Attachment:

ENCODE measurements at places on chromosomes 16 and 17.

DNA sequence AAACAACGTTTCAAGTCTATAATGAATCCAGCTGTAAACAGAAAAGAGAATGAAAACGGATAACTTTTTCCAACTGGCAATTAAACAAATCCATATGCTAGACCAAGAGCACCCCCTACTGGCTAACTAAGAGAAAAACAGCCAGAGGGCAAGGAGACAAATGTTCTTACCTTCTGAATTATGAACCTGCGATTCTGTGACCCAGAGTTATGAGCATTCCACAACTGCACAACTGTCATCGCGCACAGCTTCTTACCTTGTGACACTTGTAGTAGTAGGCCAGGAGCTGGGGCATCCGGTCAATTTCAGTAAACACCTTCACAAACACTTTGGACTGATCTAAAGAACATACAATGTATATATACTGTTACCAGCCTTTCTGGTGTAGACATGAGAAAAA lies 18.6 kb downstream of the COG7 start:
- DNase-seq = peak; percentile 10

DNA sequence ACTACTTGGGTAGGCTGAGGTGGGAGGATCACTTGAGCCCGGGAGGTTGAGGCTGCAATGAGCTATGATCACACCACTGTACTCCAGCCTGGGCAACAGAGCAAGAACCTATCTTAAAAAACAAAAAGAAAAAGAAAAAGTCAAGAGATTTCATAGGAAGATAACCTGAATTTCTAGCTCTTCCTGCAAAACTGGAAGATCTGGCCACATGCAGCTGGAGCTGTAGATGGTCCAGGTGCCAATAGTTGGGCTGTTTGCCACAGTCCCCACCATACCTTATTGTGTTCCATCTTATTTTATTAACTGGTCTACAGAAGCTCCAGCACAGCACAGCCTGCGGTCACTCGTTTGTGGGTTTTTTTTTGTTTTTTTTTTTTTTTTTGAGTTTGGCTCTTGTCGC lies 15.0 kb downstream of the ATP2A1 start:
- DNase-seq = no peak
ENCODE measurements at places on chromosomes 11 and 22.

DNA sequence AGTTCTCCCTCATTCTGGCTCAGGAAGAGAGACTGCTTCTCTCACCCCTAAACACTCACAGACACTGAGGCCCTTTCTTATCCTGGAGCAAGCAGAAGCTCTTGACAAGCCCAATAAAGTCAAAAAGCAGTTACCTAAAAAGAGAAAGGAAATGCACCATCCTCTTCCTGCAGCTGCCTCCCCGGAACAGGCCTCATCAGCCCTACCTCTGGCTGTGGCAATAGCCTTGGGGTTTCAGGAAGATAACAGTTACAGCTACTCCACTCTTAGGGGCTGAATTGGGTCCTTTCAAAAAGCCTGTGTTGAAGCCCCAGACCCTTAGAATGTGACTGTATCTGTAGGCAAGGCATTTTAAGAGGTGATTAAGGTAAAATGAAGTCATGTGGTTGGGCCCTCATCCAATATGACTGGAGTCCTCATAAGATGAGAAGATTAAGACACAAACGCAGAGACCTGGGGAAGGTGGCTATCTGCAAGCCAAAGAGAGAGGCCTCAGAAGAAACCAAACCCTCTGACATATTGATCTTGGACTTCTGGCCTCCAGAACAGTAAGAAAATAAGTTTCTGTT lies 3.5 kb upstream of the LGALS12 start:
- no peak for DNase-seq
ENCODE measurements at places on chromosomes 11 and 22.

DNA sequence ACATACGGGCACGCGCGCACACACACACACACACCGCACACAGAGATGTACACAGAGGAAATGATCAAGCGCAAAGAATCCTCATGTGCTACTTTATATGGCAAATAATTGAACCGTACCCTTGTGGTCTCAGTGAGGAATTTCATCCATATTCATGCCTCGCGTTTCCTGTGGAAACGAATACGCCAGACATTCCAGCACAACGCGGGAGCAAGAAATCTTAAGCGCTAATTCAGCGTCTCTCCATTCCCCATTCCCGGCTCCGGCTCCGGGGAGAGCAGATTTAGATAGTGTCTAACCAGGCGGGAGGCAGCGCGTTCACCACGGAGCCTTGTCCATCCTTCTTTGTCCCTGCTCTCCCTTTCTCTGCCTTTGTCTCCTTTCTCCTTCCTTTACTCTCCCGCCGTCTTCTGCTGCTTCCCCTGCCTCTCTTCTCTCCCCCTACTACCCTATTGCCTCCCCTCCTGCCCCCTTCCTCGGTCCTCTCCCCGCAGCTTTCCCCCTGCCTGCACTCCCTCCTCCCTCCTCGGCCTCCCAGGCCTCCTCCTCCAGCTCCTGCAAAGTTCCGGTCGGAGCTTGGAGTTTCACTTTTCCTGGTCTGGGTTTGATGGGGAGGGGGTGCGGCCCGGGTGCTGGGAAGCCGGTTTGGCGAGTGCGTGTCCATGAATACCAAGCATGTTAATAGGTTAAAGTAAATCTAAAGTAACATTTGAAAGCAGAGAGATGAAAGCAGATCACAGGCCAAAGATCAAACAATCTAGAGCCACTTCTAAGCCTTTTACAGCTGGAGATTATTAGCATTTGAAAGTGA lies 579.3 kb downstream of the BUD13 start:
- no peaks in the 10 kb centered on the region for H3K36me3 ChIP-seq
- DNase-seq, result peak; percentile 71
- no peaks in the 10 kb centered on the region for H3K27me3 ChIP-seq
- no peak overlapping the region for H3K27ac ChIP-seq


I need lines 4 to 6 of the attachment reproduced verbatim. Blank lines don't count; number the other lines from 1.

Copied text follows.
DNA sequence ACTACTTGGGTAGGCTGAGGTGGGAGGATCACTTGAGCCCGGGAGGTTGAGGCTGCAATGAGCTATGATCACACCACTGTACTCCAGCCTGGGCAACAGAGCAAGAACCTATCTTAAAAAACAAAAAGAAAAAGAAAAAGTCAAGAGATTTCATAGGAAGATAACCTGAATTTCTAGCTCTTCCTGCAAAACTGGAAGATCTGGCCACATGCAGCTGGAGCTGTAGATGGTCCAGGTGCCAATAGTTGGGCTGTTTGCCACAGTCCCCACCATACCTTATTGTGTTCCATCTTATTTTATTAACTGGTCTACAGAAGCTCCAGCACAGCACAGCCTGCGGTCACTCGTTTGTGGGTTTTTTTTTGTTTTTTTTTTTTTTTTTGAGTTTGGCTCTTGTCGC lies 15.0 kb downstream of the ATP2A1 start:
- DNase-seq = no peak
ENCODE measurements at places on chromosomes 11 and 22.